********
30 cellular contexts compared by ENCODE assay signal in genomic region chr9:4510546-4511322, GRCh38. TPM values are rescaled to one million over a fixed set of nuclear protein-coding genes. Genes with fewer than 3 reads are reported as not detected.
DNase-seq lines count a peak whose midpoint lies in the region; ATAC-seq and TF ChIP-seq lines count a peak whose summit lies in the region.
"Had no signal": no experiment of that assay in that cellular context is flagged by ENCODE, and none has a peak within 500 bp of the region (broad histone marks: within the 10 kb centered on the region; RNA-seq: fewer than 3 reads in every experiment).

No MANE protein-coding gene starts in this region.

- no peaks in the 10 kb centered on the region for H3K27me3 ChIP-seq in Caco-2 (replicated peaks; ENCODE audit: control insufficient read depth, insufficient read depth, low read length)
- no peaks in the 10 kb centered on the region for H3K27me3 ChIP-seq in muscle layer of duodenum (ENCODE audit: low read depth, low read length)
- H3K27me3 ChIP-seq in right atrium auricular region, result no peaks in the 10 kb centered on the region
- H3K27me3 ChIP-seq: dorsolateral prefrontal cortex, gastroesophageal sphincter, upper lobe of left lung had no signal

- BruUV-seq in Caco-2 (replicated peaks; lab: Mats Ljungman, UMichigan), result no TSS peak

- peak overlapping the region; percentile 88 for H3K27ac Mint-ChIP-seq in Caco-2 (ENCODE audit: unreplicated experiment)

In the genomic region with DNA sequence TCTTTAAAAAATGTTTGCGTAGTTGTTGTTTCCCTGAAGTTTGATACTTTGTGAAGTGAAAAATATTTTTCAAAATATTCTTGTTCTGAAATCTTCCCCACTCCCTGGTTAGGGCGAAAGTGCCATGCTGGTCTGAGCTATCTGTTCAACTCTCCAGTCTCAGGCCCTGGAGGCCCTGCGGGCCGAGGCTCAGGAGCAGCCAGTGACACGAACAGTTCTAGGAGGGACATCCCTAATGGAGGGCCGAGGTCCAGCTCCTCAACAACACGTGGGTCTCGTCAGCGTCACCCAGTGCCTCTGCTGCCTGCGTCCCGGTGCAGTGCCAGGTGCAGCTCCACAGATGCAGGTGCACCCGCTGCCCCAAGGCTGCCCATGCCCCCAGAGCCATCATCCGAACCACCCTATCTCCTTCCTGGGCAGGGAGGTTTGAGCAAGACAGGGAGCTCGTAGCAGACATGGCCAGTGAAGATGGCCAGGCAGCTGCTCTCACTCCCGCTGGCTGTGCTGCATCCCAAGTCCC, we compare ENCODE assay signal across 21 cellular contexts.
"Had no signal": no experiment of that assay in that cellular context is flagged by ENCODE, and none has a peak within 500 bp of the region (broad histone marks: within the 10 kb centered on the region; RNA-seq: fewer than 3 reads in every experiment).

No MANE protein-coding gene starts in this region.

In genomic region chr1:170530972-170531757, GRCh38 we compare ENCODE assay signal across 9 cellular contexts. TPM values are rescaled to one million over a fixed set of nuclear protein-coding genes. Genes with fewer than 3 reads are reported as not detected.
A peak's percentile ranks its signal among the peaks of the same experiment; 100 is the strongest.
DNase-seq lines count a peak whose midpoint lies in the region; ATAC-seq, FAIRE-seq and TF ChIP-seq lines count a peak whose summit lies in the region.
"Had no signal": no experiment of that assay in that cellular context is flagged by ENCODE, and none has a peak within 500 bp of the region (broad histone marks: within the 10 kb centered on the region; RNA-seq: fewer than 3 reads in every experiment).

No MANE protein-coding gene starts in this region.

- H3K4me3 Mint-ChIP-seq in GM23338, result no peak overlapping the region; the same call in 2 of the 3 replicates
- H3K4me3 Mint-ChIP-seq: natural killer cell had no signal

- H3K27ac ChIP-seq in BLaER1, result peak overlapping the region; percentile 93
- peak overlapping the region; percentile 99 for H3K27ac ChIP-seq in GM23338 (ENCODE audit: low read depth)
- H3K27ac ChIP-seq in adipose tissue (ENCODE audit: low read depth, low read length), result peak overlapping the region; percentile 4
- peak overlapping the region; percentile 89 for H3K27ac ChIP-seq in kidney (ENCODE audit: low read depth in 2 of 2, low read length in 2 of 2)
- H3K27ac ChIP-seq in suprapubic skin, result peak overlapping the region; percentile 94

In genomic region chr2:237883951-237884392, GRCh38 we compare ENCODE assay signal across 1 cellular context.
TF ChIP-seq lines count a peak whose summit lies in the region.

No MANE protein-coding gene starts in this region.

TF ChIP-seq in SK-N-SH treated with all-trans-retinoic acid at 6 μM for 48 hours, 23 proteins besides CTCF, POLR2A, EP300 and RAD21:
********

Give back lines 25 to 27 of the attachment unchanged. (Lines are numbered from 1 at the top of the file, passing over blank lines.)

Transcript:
- H3K27ac ChIP-seq in suprapubic skin, result peak overlapping the region; percentile 94

In genomic region chr2:237883951-237884392, GRCh38 we compare ENCODE assay signal across 1 cellular context.
TF ChIP-seq lines count a peak whose summit lies in the region.